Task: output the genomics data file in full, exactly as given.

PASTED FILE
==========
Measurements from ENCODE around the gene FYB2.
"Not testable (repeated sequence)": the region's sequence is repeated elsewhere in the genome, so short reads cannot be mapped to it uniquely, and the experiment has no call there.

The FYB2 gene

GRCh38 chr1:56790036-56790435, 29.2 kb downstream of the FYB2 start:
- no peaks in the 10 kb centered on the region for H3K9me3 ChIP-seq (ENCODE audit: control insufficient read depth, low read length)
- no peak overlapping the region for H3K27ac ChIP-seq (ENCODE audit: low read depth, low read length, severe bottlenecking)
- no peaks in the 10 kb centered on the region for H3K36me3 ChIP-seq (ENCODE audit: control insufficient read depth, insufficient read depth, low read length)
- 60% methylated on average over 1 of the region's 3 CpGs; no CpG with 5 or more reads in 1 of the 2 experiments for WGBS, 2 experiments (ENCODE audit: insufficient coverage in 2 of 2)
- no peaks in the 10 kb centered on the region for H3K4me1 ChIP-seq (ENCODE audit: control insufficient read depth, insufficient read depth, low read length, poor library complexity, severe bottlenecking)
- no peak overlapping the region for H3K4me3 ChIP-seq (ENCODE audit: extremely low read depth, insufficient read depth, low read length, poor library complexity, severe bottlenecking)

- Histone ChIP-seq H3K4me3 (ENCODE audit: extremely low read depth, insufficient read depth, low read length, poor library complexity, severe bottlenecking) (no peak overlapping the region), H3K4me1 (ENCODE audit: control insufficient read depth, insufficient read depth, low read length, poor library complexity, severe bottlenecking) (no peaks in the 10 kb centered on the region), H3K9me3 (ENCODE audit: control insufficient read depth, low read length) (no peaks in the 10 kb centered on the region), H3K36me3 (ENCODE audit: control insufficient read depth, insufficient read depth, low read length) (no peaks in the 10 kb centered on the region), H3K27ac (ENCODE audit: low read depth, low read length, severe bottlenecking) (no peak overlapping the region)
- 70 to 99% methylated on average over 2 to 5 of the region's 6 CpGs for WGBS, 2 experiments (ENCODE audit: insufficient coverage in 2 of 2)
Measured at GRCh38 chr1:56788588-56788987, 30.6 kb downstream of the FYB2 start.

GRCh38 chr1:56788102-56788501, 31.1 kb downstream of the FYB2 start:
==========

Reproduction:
Measurements from ENCODE around the gene FYB2.
"Not testable (repeated sequence)": the region's sequence is repeated elsewhere in the genome, so short reads cannot be mapped to it uniquely, and the experiment has no call there.

The FYB2 gene

GRCh38 chr1:56790036-56790435, 29.2 kb downstream of the FYB2 start:
- no peaks in the 10 kb centered on the region for H3K9me3 ChIP-seq (ENCODE audit: control insufficient read depth, low read length)
- no peak overlapping the region for H3K27ac ChIP-seq (ENCODE audit: low read depth, low read length, severe bottlenecking)
- no peaks in the 10 kb centered on the region for H3K36me3 ChIP-seq (ENCODE audit: control insufficient read depth, insufficient read depth, low read length)
- 60% methylated on average over 1 of the region's 3 CpGs; no CpG with 5 or more reads in 1 of the 2 experiments for WGBS, 2 experiments (ENCODE audit: insufficient coverage in 2 of 2)
- no peaks in the 10 kb centered on the region for H3K4me1 ChIP-seq (ENCODE audit: control insufficient read depth, insufficient read depth, low read length, poor library complexity, severe bottlenecking)
- no peak overlapping the region for H3K4me3 ChIP-seq (ENCODE audit: extremely low read depth, insufficient read depth, low read length, poor library complexity, severe bottlenecking)

- Histone ChIP-seq H3K4me3 (ENCODE audit: extremely low read depth, insufficient read depth, low read length, poor library complexity, severe bottlenecking) (no peak overlapping the region), H3K4me1 (ENCODE audit: control insufficient read depth, insufficient read depth, low read length, poor library complexity, severe bottlenecking) (no peaks in the 10 kb centered on the region), H3K9me3 (ENCODE audit: control insufficient read depth, low read length) (no peaks in the 10 kb centered on the region), H3K36me3 (ENCODE audit: control insufficient read depth, insufficient read depth, low read length) (no peaks in the 10 kb centered on the region), H3K27ac (ENCODE audit: low read depth, low read length, severe bottlenecking) (no peak overlapping the region)
- 70 to 99% methylated on average over 2 to 5 of the region's 6 CpGs for WGBS, 2 experiments (ENCODE audit: insufficient coverage in 2 of 2)
Measured at GRCh38 chr1:56788588-56788987, 30.6 kb downstream of the FYB2 start.

GRCh38 chr1:56788102-56788501, 31.1 kb downstream of the FYB2 start: